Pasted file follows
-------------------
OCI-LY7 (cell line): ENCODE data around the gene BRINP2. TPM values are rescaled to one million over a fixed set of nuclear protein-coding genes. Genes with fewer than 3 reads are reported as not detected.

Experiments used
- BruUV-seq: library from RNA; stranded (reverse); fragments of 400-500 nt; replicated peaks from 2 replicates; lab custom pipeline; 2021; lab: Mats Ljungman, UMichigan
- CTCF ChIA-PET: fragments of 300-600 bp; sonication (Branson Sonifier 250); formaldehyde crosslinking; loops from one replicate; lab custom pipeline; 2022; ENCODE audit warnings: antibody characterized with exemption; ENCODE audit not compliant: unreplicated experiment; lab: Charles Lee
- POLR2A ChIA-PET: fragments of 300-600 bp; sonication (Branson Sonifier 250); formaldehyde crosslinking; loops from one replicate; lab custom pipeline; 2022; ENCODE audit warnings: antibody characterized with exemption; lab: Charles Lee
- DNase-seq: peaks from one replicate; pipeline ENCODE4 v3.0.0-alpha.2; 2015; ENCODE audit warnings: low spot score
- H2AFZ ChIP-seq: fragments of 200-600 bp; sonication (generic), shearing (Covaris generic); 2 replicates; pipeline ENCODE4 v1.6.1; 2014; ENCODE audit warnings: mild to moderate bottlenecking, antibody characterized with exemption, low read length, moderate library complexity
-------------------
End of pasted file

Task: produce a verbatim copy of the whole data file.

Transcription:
OCI-LY7 (cell line): ENCODE data around the gene BRINP2. TPM values are rescaled to one million over a fixed set of nuclear protein-coding genes. Genes with fewer than 3 reads are reported as not detected.

Experiments used
- BruUV-seq: library from RNA; stranded (reverse); fragments of 400-500 nt; replicated peaks from 2 replicates; lab custom pipeline; 2021; lab: Mats Ljungman, UMichigan
- CTCF ChIA-PET: fragments of 300-600 bp; sonication (Branson Sonifier 250); formaldehyde crosslinking; loops from one replicate; lab custom pipeline; 2022; ENCODE audit warnings: antibody characterized with exemption; ENCODE audit not compliant: unreplicated experiment; lab: Charles Lee
- POLR2A ChIA-PET: fragments of 300-600 bp; sonication (Branson Sonifier 250); formaldehyde crosslinking; loops from one replicate; lab custom pipeline; 2022; ENCODE audit warnings: antibody characterized with exemption; lab: Charles Lee
- DNase-seq: peaks from one replicate; pipeline ENCODE4 v3.0.0-alpha.2; 2015; ENCODE audit warnings: low spot score
- H2AFZ ChIP-seq: fragments of 200-600 bp; sonication (generic), shearing (Covaris generic); 2 replicates; pipeline ENCODE4 v1.6.1; 2014; ENCODE audit warnings: mild to moderate bottlenecking, antibody characterized with exemption, low read length, moderate library complexity